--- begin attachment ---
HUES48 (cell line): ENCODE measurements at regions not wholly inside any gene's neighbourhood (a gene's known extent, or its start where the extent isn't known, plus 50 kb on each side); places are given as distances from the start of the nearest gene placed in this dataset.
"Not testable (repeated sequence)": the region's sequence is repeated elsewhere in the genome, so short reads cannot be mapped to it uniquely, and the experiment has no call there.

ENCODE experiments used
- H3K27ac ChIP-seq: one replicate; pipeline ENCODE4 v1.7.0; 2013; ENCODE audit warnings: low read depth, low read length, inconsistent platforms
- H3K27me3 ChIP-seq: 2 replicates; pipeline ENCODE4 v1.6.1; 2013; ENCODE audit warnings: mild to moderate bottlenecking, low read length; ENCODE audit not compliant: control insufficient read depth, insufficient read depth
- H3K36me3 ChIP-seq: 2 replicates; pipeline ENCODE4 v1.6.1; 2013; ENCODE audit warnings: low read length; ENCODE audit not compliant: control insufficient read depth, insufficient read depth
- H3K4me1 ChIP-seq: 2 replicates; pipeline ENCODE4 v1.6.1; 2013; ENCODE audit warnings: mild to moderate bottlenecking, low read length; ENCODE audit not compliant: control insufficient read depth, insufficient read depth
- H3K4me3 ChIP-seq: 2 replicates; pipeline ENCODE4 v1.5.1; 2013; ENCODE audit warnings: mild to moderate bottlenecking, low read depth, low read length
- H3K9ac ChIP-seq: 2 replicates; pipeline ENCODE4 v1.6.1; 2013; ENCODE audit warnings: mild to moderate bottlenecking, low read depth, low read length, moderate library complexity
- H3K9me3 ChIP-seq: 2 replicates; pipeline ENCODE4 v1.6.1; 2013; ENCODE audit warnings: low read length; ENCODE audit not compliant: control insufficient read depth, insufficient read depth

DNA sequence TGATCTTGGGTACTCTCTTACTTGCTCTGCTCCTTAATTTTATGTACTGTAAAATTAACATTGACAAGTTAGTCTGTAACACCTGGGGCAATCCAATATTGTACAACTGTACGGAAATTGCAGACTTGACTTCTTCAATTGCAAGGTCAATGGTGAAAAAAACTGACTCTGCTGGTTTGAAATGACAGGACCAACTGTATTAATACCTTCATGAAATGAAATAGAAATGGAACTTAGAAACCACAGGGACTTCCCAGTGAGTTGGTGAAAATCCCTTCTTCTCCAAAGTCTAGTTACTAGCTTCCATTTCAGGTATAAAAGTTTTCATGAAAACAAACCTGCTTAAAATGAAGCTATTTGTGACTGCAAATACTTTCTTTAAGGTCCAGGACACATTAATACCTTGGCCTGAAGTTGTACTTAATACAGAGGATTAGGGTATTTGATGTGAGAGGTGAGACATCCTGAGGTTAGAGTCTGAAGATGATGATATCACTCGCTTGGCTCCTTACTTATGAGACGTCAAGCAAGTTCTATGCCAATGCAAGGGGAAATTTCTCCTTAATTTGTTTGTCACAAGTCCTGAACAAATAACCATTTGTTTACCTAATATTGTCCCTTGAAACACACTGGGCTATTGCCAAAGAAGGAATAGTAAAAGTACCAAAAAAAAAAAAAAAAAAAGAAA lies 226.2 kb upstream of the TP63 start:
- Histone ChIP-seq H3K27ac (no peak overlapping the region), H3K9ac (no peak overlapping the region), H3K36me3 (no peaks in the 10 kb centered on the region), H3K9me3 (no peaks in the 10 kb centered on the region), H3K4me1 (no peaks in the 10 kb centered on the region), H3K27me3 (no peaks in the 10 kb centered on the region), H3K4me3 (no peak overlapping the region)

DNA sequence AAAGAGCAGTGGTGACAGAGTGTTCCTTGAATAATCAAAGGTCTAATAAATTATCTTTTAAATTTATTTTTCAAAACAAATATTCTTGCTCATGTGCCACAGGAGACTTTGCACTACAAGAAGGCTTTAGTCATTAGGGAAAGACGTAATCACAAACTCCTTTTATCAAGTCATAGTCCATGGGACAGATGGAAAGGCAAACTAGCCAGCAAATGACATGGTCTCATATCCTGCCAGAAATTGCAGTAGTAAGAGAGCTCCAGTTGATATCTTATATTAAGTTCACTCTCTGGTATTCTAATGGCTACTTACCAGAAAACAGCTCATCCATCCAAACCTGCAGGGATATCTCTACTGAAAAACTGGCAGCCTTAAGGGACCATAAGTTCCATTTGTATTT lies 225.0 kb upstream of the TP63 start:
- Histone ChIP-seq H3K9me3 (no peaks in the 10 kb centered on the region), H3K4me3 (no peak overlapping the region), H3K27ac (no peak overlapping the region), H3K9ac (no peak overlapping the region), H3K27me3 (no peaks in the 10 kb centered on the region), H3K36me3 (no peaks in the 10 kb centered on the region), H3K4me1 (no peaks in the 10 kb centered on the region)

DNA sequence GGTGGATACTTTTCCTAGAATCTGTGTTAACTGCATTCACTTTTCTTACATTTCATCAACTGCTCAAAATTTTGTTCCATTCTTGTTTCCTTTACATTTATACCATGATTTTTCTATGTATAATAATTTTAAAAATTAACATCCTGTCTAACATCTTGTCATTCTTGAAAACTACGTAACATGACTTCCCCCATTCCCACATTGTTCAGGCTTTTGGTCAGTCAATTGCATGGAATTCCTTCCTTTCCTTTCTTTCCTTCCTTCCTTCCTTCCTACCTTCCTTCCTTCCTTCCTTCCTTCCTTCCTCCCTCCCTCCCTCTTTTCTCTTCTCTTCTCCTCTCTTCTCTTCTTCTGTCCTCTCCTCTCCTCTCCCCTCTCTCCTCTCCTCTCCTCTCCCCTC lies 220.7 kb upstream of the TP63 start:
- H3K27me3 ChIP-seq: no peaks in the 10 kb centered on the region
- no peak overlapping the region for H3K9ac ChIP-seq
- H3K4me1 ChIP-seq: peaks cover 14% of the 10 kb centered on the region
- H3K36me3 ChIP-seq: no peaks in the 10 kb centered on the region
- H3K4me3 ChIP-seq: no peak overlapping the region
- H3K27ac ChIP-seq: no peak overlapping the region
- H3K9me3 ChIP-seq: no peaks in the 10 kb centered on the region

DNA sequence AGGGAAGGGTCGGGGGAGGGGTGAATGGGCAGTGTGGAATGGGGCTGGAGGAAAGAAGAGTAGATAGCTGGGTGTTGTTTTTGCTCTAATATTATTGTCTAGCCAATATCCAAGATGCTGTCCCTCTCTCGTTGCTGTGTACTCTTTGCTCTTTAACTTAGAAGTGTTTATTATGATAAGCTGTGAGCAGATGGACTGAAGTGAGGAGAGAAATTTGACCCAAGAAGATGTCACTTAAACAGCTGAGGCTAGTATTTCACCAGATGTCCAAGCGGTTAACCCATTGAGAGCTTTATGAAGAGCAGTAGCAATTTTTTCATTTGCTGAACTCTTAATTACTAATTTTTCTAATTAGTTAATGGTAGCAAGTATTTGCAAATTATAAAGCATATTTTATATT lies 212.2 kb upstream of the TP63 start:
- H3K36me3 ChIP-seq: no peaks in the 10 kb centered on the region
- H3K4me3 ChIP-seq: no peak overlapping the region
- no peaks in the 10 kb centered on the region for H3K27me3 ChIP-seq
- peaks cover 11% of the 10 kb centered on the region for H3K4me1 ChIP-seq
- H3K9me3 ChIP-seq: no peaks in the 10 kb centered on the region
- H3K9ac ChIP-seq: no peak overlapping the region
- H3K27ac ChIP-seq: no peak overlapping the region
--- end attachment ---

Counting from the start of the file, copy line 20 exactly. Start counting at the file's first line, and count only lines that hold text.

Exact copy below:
- H3K4me3 ChIP-seq: no peak overlapping the region